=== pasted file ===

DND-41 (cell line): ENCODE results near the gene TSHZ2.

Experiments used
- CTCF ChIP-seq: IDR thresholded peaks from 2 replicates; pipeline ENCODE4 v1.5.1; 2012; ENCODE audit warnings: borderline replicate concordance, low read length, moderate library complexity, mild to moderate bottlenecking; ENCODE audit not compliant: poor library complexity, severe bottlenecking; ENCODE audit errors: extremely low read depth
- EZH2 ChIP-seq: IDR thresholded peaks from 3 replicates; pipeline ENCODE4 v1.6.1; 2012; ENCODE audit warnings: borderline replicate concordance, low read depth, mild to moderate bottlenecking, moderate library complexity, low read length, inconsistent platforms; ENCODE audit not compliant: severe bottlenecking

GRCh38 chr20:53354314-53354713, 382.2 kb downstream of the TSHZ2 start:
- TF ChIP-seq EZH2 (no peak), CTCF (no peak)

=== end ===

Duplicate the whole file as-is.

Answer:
DND-41 (cell line): ENCODE results near the gene TSHZ2.

Experiments used
- CTCF ChIP-seq: IDR thresholded peaks from 2 replicates; pipeline ENCODE4 v1.5.1; 2012; ENCODE audit warnings: borderline replicate concordance, low read length, moderate library complexity, mild to moderate bottlenecking; ENCODE audit not compliant: poor library complexity, severe bottlenecking; ENCODE audit errors: extremely low read depth
- EZH2 ChIP-seq: IDR thresholded peaks from 3 replicates; pipeline ENCODE4 v1.6.1; 2012; ENCODE audit warnings: borderline replicate concordance, low read depth, mild to moderate bottlenecking, moderate library complexity, low read length, inconsistent platforms; ENCODE audit not compliant: severe bottlenecking

GRCh38 chr20:53354314-53354713, 382.2 kb downstream of the TSHZ2 start:
- TF ChIP-seq EZH2 (no peak), CTCF (no peak)